While everyone doesn’t have immediate at-home access to a covered riding arena or the benefit of an experienced guru who is able to miraculously groom and maintain a spacious outdoor riding ring, there are an assortment of fun options for the everyday backyard equine enthusiast to stay fit and active, and continue playing happily with their horse friends throughout the year.
Utah eventer Sarah Ellington has found the footing along the trails at Antelope Island to offer adequate drainage and provide a safe yet adventurous venue for riding in most any weather. Located near Syracuse, northwest of Salt Lake City, this is a lovely locale for those who are interested in trailering up or who may live close enough to ride/walk their horses over to the park. When not trailering out to Gemini Farm in Rush Valley (home of top-ranked trainers and WREA leaders Todd and Adrienne Smyrl), Sarah often takes her horses for walks in hand (pony hikes, as she calls them) to keep the herd, and herself, in condition even when the weather isn’t conducive to tacking up.
Barefoot hoof practitioner Vanessa Sharp (located in West Bountiful) is a great advocate of natural horsemanship (every horse in their herd learns the Parelli 7 Games before moving on to line driving and then to under-saddle exercises); she and her friends continue to ride in natural outdoor settings year round, no matter what the weather. If their spacious pasture is too muddy and/or icy for safe riding, they’ll ride along the roadside (providing that the streets aren’t too slick). Halters and hackamores keep cold metal bits out of their horses’ mouths. Again, even if riding isn’t a reasonable option, ground games and un-mounted exercises are a great option for exercising the horses’ minds and keeping handlers’ skills in tune. Equestrians Vanessa, Mary, Jessie, HazelAnn and Eddy are constantly out and about enjoying their horses, never deterred by a bit of mud, cold, ice, snow, sleet, wind or any other inclement bit of weather that mother nature may throw at them.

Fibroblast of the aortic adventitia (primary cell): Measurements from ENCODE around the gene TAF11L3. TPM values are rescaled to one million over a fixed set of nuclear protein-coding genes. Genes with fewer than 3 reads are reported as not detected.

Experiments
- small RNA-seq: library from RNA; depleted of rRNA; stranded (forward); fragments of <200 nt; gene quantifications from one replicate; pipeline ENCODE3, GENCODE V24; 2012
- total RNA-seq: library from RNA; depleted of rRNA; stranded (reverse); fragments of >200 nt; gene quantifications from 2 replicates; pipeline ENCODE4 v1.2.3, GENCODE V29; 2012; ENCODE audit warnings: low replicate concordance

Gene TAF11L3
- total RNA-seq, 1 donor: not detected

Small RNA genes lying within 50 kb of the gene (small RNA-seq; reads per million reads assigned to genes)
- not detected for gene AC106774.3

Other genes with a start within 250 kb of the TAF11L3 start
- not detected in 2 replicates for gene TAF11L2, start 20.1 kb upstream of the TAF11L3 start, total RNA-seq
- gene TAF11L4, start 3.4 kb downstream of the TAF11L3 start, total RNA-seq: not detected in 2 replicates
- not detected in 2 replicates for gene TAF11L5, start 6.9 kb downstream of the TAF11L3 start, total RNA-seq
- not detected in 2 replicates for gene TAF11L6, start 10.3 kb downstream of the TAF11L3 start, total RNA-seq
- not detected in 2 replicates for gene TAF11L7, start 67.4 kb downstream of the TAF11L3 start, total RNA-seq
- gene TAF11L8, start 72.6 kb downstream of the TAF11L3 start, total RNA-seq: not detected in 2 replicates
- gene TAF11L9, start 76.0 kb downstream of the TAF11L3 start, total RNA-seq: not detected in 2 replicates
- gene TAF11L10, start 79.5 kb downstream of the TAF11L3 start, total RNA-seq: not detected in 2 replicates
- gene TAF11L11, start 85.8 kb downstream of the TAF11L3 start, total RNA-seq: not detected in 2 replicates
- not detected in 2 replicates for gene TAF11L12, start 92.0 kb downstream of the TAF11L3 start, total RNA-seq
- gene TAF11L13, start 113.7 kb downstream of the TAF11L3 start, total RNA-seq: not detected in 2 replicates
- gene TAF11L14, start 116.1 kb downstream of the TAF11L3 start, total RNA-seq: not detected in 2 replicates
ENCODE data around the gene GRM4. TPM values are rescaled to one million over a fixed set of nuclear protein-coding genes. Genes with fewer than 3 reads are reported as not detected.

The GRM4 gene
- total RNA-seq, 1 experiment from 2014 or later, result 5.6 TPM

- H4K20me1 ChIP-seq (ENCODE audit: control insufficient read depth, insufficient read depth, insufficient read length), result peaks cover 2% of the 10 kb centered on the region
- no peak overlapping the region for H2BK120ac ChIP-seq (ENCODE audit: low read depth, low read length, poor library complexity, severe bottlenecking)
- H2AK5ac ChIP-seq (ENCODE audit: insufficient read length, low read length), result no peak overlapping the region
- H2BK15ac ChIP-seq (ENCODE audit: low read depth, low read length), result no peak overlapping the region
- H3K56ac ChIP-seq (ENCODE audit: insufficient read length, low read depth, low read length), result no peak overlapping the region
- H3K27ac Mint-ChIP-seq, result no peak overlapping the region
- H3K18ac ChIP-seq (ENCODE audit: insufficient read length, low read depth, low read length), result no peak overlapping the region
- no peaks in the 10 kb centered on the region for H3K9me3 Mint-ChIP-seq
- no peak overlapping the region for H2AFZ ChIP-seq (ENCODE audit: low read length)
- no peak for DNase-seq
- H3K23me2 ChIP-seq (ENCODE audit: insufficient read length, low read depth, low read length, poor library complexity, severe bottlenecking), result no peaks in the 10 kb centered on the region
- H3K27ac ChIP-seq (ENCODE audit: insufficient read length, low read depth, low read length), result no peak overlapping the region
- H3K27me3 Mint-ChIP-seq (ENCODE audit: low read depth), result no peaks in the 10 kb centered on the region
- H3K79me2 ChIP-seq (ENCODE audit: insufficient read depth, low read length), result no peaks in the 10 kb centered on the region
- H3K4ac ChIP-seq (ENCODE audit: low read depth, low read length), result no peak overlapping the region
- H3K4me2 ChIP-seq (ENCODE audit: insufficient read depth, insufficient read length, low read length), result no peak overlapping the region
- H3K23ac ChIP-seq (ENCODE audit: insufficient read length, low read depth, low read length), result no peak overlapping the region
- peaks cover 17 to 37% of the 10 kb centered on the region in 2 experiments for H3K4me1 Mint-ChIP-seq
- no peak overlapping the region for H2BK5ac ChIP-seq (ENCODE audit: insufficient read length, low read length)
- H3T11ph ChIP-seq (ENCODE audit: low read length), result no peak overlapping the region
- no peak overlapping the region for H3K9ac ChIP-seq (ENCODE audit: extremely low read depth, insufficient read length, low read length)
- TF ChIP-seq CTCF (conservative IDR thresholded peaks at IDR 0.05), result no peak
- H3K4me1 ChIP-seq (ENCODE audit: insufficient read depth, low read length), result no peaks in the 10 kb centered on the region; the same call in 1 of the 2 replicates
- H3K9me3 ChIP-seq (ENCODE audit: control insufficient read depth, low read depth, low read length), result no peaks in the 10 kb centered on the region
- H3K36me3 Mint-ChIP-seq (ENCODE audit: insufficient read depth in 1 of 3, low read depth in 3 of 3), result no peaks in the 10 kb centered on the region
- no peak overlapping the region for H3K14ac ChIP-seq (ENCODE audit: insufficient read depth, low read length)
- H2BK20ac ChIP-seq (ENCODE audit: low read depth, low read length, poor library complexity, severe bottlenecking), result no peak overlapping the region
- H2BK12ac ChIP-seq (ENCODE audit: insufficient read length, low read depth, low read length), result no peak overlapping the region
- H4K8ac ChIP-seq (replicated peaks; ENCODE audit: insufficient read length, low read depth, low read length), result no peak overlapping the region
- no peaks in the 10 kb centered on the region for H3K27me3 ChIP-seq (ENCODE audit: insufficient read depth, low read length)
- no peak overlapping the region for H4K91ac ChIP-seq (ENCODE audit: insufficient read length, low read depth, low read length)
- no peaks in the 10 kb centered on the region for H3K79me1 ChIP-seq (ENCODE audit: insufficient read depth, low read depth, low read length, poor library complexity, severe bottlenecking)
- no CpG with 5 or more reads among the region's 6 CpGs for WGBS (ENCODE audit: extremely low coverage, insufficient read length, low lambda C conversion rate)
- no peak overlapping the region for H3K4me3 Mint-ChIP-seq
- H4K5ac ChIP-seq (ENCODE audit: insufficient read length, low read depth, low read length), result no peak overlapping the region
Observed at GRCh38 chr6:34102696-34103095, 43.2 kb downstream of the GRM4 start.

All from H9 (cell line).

In some situations you’ll want to make a change in order to make the most of your time with your horses. Respected Salt Lake barefoot hoof trimmer Meisja Turner Wagner was once based out of a casual little West Valley barn with a small fenced outdoor riding area that worked well for the summer months, but was generally covered in unusable mud during wet weather (when not packed in ice). Most horse enthusiasts will agree that the amount of work and expense involved with self-care, added to the inability to enjoy their equine partners when drainage and quality footing are lost, may not be worth the effort, on-going out of pocket costs and lost training time. There is a limit to how creative one can be in their efforts to manufacture non-riding activities. When leasing land, you’ll need to decide how much you want to invest (with your own sweat equity and pocketbook) into something that someone else owns. If your area doesn’t offer safe footing (a factor that limits both riding as well as ground work) and the majority of your time is spent cleaning, trying to groom mud-drenched horses (akin to brushing one’s teeth while eating Oreos) and hauling water by tiny bucket-load out to troughs, it may be time to reconsider the plan and shop around for a better training and riding environment.